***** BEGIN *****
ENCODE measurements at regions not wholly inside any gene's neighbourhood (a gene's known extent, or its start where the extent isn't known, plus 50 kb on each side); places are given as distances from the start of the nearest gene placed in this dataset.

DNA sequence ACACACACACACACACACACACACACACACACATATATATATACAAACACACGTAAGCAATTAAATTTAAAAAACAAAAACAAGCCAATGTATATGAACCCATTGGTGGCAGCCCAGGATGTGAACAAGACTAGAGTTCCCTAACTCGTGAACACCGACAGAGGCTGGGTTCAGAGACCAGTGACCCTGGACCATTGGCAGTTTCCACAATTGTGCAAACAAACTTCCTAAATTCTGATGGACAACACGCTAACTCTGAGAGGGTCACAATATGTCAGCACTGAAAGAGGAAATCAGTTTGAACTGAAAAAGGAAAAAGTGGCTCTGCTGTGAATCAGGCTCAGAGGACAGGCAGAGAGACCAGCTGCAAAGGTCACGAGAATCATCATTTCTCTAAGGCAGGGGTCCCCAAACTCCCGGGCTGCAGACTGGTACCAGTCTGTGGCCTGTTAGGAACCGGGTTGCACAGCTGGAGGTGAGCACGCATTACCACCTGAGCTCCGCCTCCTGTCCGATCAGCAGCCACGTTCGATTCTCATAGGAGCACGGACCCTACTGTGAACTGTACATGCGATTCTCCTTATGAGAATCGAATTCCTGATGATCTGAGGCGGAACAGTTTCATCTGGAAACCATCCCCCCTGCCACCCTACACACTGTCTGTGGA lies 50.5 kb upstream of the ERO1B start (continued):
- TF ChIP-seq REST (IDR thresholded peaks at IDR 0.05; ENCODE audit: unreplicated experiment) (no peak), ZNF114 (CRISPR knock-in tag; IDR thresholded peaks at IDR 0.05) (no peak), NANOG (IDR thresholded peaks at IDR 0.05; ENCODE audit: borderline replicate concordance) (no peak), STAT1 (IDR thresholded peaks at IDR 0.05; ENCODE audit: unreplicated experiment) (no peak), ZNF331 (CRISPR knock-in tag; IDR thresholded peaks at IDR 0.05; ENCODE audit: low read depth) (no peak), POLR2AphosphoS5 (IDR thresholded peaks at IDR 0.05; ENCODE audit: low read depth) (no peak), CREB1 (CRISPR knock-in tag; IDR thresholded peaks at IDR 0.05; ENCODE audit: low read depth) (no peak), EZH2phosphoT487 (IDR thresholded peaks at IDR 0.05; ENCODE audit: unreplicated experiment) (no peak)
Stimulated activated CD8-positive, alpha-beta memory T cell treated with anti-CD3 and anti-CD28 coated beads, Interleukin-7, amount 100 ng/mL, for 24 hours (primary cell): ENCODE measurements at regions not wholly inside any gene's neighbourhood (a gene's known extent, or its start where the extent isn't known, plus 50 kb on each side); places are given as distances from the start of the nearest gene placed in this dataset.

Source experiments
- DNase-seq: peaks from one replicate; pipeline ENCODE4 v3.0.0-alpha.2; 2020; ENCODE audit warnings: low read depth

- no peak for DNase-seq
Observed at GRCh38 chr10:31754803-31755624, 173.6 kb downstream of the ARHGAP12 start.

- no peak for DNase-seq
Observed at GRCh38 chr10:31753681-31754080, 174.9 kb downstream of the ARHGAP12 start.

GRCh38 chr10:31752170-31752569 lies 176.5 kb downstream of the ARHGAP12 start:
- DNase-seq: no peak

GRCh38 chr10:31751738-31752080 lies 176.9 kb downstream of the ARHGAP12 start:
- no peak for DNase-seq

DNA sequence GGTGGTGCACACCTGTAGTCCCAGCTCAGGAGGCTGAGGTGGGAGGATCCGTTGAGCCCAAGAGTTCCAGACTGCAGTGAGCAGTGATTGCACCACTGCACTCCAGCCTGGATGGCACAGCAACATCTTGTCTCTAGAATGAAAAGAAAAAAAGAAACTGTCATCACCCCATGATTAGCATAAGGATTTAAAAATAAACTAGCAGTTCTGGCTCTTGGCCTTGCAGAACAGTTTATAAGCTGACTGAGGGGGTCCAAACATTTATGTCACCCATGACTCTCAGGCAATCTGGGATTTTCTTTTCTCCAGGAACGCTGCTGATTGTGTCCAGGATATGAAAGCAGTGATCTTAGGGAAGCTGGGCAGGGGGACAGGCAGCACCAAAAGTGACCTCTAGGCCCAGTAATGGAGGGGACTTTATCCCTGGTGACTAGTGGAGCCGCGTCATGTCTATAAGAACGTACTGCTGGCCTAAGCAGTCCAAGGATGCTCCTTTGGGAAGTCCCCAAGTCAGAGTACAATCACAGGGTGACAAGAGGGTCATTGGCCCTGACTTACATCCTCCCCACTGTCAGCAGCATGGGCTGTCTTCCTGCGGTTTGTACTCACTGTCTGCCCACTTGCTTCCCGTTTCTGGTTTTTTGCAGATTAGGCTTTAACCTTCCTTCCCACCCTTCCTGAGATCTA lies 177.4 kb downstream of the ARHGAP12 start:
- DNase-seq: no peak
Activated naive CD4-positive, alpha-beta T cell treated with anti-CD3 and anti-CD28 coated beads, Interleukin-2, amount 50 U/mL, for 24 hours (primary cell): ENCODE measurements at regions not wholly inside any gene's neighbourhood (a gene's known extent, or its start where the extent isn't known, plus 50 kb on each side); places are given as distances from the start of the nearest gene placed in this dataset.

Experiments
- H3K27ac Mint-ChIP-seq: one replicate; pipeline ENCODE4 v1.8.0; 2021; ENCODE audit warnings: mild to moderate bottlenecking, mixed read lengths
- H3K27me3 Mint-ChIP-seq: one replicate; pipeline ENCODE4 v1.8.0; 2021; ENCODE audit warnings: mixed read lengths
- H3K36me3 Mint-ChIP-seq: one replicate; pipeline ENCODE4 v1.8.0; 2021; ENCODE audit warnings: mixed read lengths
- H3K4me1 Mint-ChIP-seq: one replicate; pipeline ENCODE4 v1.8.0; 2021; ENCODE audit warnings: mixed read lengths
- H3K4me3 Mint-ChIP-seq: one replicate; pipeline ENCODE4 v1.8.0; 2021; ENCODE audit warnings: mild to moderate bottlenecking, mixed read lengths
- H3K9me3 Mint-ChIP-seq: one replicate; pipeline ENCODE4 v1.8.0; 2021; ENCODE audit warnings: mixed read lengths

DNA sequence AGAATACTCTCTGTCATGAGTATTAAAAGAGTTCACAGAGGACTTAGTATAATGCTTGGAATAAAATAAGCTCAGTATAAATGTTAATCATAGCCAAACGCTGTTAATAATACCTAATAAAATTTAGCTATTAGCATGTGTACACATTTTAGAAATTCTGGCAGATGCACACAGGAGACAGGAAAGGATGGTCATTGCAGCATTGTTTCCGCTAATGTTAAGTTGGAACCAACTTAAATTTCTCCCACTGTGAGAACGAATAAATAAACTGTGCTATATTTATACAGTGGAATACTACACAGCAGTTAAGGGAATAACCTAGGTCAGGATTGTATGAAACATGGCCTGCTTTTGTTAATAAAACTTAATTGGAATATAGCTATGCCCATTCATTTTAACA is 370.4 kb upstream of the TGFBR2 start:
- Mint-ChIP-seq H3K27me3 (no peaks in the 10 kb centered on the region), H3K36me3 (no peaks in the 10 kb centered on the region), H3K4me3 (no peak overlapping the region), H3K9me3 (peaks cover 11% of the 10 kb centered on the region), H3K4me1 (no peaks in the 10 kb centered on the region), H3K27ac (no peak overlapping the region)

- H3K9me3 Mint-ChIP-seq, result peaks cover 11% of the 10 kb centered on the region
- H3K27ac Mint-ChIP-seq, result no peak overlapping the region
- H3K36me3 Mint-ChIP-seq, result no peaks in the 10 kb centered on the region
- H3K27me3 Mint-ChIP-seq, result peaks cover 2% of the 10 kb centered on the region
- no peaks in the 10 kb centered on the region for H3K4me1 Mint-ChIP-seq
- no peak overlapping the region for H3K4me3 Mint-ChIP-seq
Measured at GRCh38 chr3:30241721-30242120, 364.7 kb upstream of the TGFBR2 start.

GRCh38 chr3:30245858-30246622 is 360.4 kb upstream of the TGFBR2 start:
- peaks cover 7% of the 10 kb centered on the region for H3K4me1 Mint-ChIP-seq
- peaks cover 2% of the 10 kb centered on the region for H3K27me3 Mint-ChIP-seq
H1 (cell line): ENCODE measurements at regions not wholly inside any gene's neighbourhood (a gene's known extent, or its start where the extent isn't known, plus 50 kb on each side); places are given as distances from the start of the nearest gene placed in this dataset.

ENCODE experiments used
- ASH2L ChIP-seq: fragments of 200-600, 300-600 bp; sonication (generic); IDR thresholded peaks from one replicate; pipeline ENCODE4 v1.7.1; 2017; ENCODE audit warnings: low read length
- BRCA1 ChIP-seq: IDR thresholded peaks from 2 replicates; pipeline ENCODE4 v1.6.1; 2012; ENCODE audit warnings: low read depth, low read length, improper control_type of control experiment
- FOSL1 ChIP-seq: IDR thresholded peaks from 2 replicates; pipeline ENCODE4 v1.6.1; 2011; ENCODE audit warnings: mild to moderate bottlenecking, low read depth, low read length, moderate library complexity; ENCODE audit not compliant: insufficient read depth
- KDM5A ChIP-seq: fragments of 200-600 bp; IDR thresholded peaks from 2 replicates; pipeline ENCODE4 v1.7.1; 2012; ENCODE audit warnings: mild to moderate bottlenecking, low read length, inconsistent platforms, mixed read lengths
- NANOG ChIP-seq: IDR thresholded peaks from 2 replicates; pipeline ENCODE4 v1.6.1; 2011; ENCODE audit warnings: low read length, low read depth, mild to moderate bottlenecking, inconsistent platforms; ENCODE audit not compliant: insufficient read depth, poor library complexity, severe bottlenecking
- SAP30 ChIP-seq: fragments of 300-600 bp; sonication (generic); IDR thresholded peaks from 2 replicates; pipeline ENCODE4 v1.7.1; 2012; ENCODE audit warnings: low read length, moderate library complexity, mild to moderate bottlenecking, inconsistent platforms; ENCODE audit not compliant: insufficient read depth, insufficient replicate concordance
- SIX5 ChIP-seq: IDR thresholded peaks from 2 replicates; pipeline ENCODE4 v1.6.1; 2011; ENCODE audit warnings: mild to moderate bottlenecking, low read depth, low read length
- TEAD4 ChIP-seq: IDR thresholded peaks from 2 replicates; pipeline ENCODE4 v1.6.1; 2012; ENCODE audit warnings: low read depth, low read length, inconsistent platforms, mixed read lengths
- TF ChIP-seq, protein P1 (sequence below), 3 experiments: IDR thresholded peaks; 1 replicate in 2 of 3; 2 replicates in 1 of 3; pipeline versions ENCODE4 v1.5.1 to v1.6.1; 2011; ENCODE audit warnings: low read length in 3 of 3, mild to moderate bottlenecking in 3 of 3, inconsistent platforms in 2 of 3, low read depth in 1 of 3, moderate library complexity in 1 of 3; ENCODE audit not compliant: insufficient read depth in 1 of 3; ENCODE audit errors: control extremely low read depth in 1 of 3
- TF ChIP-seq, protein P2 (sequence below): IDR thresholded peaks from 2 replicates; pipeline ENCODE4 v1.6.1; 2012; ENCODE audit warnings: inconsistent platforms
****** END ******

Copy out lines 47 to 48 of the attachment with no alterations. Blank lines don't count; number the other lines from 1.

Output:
- TF ChIP-seq, protein P1 (sequence below), 3 experiments: IDR thresholded peaks; 1 replicate in 2 of 3; 2 replicates in 1 of 3; pipeline versions ENCODE4 v1.5.1 to v1.6.1; 2011; ENCODE audit warnings: low read length in 3 of 3, mild to moderate bottlenecking in 3 of 3, inconsistent platforms in 2 of 3, low read depth in 1 of 3, moderate library complexity in 1 of 3; ENCODE audit not compliant: insufficient read depth in 1 of 3; ENCODE audit errors: control extremely low read depth in 1 of 3
- TF ChIP-seq, protein P2 (sequence below): IDR thresholded peaks from 2 replicates; pipeline ENCODE4 v1.6.1; 2012; ENCODE audit warnings: inconsistent platforms